A Passive House’s balanced ventilation has two seemingly positive characteristics with respect to radon infiltration and exhaust which, at least in our case, fell short of preventing elevated indoor radon levels. So, the question now is, why doesn’t the airtightness requirement for a Passive House prevent enough soil air containing high levels of radon from entering the building?
Our house is tight
Our house beat the Passive House airtightness standard by more than 35%. It had an airtightness measure of 0.38 ACH50 (air change per hour at 50 pascals) with a corresponding reading on the blower-door test of about 180 cfm.
This means that under normal unpressurized conditions, air leaks into our house at a rate of about 300 liters/minute. I’ll assume that the air entering our house through the balanced ventilation system has radon levels of 0.5 pCi. Soil air in the U.S. typically has radon levels of 200 to 2,000 pCi. I’ll assume that our soil has a radon level of 750 pCi which is considered in the middle of an average risk area (270-1,350 pCi, according to “A Living Radon Reference Manual”) for radon.
If the source of air in our basement were a mixture of 99.5% 0.5 pCi air from the ventilation system and 0.5% 750 pCi soil air, then we’d see radon levels of 4 pCi in the basement. Our basement contains about 300,000 liters of air, and 0.5% of this is approximately 1,500 liters. If all the air leakage in our house occurred below grade with soil air, it would take about 5 minutes to leak 1,500 liters of 750 pCi soil air. If only 1% of the leakage in our house occurred below grade, it would take 8 hours.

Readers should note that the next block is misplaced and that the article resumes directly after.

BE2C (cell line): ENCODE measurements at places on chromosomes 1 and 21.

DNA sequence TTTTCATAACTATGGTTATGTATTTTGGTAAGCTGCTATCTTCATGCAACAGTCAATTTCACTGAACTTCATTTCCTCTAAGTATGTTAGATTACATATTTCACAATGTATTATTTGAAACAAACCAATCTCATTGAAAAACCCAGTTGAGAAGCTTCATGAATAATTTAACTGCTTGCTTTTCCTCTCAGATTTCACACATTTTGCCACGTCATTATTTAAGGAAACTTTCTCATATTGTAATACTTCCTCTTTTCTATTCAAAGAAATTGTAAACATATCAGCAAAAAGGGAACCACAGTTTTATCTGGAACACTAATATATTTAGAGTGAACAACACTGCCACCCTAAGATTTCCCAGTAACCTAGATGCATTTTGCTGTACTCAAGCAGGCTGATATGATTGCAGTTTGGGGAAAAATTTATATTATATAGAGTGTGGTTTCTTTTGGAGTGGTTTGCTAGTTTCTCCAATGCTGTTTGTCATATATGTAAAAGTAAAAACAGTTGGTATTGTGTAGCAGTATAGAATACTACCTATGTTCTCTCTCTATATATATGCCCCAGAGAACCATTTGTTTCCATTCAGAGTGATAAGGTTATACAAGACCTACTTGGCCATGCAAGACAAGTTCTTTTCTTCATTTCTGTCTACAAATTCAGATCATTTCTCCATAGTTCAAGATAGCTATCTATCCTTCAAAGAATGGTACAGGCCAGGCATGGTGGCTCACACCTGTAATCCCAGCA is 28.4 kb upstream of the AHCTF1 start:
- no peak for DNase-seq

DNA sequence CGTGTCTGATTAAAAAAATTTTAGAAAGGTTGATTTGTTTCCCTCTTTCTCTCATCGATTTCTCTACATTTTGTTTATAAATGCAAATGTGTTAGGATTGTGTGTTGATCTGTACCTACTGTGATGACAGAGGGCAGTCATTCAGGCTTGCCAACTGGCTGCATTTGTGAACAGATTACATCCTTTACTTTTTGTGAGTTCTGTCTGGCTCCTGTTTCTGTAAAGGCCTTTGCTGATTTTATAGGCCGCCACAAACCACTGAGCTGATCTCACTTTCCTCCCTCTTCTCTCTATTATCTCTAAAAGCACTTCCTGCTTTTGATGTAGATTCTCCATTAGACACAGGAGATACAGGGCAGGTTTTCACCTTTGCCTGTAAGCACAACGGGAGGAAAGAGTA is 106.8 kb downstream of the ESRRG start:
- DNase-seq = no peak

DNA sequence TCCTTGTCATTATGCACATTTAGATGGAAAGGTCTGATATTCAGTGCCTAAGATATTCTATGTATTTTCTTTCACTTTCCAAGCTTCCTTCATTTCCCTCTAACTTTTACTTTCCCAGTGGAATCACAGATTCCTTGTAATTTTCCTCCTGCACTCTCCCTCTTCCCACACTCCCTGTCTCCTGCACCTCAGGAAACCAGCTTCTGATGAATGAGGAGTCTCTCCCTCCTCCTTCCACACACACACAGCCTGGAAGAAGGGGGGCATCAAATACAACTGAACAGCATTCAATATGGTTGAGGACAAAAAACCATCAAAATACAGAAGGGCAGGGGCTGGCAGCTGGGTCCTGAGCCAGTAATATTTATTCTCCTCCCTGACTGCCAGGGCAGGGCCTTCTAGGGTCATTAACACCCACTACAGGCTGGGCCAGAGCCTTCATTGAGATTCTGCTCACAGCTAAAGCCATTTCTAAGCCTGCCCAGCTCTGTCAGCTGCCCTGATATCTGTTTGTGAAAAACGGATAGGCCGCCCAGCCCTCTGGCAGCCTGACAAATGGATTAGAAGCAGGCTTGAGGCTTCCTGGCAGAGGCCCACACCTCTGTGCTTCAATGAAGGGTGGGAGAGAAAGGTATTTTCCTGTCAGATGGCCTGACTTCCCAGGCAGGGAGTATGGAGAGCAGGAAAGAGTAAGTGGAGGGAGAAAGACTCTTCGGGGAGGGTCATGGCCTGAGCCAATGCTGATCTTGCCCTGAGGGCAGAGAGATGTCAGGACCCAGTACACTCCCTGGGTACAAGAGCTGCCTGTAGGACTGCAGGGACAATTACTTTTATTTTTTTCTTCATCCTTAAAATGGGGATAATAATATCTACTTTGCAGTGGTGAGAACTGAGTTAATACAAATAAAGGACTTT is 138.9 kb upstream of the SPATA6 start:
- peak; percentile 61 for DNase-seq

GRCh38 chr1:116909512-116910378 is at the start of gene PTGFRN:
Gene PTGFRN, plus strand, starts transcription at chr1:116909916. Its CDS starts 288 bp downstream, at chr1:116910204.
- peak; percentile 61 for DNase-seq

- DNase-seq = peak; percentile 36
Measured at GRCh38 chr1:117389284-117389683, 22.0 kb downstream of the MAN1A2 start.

The entire volume of air in our basement is exhausted by the ventilation system every 16 hours, so 1,500 liters leakage in 8 hours should be enough maintain radon levels at 4 pCi in the basement. I don’t know the actual soil air radon levels (although our well water tested at 2,500 pCi and 5,000 pCi, so 750 for the soil seems reasonable to me) or the percentage of our house’s leakage occurring below grade, but nonetheless, I’m not at all comforted that the Passive House airtightness requirements have any meaningful effect on preventing radon infiltration. In fact, our house exceeded the Passive House standard on the initial blower-door test under conditions that were ideal for radon infiltration, with a gravel basement floor prior to the concrete slab being installed.
All it takes is a dime-sized gap
To prevent radon from infiltrating a house through airtightness requires close to 100% effectiveness below grade. Our house was designed and built with an elaborate air and vapor barrier surrounding the foundation (although based on our initial blower-door test this barrier was not at all necessary to achieve the Passive House airtightness standard). I suspect that others who build Passive Houses have similar below-grade air and vapor barriers. The barrier was designed to be continuous with both penetrations (well and septic) sealed with spray foam.